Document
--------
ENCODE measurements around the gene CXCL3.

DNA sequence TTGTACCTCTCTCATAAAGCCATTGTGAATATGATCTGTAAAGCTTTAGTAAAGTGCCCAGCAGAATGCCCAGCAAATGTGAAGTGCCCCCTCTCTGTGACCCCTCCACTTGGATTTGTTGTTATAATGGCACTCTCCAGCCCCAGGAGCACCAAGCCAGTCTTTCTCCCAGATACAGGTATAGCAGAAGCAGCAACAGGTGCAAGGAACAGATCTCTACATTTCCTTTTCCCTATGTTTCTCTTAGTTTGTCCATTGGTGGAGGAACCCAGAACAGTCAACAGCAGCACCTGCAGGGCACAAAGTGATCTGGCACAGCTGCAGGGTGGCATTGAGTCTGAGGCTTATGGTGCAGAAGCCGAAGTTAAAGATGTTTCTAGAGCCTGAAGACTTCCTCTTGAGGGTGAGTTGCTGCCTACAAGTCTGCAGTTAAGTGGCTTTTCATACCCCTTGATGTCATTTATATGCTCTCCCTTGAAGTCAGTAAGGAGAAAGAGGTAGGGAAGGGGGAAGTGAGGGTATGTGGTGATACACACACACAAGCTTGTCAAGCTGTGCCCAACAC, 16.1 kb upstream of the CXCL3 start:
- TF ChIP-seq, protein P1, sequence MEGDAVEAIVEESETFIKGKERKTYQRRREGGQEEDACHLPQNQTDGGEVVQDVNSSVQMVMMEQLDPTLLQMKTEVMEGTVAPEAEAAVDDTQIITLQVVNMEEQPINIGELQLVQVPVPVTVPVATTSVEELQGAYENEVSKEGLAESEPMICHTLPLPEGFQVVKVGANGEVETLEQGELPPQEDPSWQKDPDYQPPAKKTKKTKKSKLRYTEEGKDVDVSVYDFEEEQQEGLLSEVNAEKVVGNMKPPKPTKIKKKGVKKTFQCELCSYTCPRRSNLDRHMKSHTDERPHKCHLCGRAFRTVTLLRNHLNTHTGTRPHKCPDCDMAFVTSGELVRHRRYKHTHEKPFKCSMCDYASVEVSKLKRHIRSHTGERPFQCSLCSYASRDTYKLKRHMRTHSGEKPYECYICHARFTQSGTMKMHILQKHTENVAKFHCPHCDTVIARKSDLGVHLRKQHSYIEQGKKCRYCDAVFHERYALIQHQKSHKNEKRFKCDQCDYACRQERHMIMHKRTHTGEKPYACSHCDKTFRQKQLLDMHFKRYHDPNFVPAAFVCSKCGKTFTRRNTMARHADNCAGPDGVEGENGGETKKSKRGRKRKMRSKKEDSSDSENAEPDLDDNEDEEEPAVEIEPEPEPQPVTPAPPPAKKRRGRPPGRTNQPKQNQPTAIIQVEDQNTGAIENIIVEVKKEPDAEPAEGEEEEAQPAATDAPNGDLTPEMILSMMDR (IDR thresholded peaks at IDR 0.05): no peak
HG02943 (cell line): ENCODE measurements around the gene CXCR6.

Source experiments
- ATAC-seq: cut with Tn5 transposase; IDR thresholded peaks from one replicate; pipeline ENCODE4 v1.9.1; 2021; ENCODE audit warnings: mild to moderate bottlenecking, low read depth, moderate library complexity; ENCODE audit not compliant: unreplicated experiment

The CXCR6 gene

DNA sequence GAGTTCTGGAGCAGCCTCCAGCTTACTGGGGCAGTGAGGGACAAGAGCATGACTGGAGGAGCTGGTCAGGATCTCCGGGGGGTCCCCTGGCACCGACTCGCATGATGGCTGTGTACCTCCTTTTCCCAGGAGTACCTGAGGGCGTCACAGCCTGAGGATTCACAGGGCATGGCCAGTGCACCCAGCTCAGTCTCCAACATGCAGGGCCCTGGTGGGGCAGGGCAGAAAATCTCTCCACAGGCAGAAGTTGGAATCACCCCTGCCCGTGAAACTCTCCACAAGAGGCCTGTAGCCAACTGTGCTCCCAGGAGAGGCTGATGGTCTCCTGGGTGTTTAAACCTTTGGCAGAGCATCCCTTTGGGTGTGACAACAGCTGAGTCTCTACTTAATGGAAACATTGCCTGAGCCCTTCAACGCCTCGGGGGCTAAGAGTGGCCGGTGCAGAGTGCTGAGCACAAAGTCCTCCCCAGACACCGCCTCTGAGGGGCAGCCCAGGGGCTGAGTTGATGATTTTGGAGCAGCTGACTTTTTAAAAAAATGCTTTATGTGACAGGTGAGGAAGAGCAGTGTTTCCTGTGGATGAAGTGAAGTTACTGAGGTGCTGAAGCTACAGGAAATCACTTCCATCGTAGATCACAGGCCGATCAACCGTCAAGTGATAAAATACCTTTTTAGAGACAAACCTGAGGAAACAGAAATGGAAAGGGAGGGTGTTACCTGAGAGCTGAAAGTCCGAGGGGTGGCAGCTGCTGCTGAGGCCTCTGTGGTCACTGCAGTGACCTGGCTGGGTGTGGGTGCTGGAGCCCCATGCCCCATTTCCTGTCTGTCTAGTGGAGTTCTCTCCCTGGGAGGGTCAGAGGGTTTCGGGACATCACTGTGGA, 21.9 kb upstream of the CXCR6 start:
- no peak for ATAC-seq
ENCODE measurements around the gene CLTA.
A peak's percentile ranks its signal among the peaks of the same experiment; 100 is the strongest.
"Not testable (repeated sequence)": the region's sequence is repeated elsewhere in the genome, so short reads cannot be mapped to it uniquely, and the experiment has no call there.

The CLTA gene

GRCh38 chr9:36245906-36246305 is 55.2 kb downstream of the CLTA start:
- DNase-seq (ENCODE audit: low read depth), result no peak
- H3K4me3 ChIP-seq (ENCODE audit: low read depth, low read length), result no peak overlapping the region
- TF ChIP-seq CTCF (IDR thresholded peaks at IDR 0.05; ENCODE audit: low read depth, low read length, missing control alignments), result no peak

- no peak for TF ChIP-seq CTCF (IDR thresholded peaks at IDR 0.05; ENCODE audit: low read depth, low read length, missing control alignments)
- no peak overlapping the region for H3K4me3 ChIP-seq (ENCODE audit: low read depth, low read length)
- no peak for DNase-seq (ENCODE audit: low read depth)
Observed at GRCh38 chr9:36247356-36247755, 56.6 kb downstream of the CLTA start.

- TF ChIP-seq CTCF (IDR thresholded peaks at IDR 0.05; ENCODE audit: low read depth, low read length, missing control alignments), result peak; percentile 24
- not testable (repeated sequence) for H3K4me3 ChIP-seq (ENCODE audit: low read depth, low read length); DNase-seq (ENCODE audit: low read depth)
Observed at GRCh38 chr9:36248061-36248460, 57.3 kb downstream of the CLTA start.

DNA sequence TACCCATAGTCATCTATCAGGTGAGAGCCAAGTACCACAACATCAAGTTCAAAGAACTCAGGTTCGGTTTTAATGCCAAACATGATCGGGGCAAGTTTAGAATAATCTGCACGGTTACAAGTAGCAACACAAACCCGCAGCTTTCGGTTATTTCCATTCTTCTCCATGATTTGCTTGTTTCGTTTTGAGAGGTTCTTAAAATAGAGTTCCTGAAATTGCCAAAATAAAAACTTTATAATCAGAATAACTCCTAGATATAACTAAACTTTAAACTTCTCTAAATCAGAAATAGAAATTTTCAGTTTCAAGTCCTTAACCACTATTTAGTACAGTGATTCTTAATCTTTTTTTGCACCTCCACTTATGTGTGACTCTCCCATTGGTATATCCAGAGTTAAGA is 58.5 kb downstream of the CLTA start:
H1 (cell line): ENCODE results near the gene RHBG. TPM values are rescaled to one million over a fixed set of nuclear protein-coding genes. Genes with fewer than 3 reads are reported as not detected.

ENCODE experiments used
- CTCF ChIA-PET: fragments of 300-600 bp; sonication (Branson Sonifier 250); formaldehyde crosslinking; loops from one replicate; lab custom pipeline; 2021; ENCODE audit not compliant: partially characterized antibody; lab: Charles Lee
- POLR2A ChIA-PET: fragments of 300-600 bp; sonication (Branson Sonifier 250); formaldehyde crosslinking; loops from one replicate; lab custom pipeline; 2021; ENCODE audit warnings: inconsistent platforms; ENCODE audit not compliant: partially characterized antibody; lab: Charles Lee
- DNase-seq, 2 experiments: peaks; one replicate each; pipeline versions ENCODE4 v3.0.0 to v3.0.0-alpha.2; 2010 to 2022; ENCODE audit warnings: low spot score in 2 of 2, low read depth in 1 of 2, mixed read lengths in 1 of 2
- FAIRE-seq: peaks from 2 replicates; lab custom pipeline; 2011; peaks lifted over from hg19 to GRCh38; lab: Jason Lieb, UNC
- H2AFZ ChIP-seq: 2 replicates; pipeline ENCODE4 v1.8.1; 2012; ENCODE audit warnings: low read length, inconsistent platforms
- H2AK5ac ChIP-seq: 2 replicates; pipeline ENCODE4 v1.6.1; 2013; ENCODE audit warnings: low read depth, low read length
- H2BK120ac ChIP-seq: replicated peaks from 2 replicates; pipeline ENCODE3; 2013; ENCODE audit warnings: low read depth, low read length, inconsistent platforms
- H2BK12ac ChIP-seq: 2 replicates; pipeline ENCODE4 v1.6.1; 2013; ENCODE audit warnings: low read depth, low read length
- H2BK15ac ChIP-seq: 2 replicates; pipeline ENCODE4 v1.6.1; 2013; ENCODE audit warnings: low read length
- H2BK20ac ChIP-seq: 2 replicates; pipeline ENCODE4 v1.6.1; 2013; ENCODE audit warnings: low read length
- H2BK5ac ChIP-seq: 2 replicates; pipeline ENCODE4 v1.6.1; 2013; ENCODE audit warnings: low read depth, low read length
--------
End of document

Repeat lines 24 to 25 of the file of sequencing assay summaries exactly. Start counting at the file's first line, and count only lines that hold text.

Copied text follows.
Observed at GRCh38 chr9:36248061-36248460, 57.3 kb downstream of the CLTA start.

DNA sequence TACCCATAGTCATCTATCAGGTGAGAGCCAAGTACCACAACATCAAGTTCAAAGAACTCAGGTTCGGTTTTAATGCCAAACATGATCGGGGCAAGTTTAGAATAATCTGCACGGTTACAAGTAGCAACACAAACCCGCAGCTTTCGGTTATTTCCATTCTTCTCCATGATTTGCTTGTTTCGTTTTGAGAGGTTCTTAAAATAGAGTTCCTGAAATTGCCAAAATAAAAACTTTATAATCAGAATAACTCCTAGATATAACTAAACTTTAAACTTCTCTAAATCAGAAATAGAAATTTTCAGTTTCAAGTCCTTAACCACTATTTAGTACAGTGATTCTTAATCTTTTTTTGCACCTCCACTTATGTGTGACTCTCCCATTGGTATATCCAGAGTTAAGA is 58.5 kb downstream of the CLTA start: